Stand Up To Cancer, the charitable initiative launched last year and aimed at getting new cancer treatments to patients as quickly as possible, will announce today the first round of three-year grants totaling $73.6 million to five research "dream teams."
These teams will conduct research that could prove revolutionary in the fight against cancer, including those of the pancreatic breast, ovaries, cervical, uterine, brain, lung, prostate and rectal and colon, which represent two-thirds of all U.S. cancer-related deaths.
"Stand Up To Cancer's dream teams are ushering in a new era in cancer research," said Charles Gibson, anchor of ABC News' "World News with Charles Gibson."
"By bringing together the country's top medical minds and encouraging them to work together toward a common goal, Stand Up To Cancer's model has the potential to produce significant breakthroughs in the diagnosis and treatment of certain types of cancer," said Gibson, who took over the evening newscast after ABC News' Peter Jennings lost his battle with lung cancer in August 2005.
The American Cancer Society predicts that 1,479,350 new cancer cases will be diagnosed this year alone and that 562,340 people will die from cancer in 2009.
Cancer is the second leading cause of death in the country after heart disease. "I applaud their efforts in keeping this issue in the national spotlight and never giving up their fight to discover the cure," said Gibson.
The five multi-disciplinary, multi-institutional teams are comprised of seven leaders, four co-leaders and 27 principal researchers from leading institutions, as well as at least two members from patient advocacy groups to ensure that the perspective of patients and survivors is integrated into the research.
"Recent advancements in basic science and in technologies have placed us on the cusp of important discoveries that can revolutionize the fight against cancer," said Nobel laureate Phillip A. Sharp, one of the members of the American Association for Cancer Research's scientific advisory committee that made recommendations on which of the dream teams that applied for grants should receive funding.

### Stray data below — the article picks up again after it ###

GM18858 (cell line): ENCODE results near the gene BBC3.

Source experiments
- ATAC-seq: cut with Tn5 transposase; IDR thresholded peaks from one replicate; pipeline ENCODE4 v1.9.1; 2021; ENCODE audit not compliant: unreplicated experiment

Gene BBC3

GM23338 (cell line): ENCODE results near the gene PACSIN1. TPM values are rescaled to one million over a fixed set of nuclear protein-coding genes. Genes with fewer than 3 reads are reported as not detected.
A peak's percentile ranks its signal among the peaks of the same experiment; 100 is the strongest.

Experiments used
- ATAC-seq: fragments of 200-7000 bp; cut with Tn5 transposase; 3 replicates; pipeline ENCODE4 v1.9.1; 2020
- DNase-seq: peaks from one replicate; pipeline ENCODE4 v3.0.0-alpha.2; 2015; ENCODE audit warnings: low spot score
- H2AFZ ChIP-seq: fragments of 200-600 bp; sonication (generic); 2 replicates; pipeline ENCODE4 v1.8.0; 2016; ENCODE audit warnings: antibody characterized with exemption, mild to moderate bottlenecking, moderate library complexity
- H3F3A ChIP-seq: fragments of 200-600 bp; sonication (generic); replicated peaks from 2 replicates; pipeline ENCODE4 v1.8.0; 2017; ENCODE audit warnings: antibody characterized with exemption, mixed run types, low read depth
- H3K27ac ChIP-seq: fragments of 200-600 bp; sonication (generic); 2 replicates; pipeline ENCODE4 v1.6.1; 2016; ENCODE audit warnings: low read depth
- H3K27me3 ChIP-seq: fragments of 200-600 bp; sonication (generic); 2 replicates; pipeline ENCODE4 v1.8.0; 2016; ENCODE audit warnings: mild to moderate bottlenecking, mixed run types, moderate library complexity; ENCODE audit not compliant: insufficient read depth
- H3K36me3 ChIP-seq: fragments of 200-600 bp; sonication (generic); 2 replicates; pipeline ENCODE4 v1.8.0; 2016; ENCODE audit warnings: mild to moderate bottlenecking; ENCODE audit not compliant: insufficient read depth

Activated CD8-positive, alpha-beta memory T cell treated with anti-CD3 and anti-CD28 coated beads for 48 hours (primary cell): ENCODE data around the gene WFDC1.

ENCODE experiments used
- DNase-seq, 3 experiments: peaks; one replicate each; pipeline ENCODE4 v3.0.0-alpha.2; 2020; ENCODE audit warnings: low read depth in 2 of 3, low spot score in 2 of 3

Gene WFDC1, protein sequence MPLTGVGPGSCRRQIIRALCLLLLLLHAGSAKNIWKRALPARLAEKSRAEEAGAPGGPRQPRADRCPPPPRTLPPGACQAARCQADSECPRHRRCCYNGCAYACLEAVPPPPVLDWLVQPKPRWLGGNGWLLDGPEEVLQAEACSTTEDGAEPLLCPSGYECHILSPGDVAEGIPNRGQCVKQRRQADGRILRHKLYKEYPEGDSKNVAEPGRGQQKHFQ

"SU2C aims to capitalize on that progress and is pushing it forward at what will be an extraordinarily quick pace," said Sharp. "The dream teams bring together leading laboratory scientists and physicians, collaborating in ways that are unprecedented with laser-like focus on research that has enormous potential to help patients and save lives.
"The Stand Up To Cancer model could very well change the face of cancer," he said.
Scientists on the five teams will be able to address some of the most critical and promising areas of cancer research today.
Teams will look into cancer-causing genes and will use rare technology to try and understand how cancers spread and what treatments could be developed to help suffering patients.
Pancreatic cancer, one of the rarest and deadliest forms of cancer that has afflicted individuals, such as actor Patrick Swayze, who was diagnosed with the disease in January 2008, will also be the focus of one of Stand Up To Cancer's dream teams. Scientists plan to research what makes these fatal cancer cells grow and spread so quickly.
Scientists will also research different strains of breast cancer, one of the most common cancers among women, that have so far been resistant to therapies available to patients today.
The majority of the money that will be distributed to the teams was raised during last September's unprecedented collaboration between the three major networks, all of which donated one hour of simultaneous commercial-free prime time in an effort to raise money.
The broadcast, which featured live performances by recording artists, television and film stars and the evening news anchors from each of the networks, garnered donations from corporate and organizational donors, philanthropists, volunteer teams and the general public.
Stand Up To Cancer's next round of funding -- innovative research grants for individual investigators -- will be announced later this year.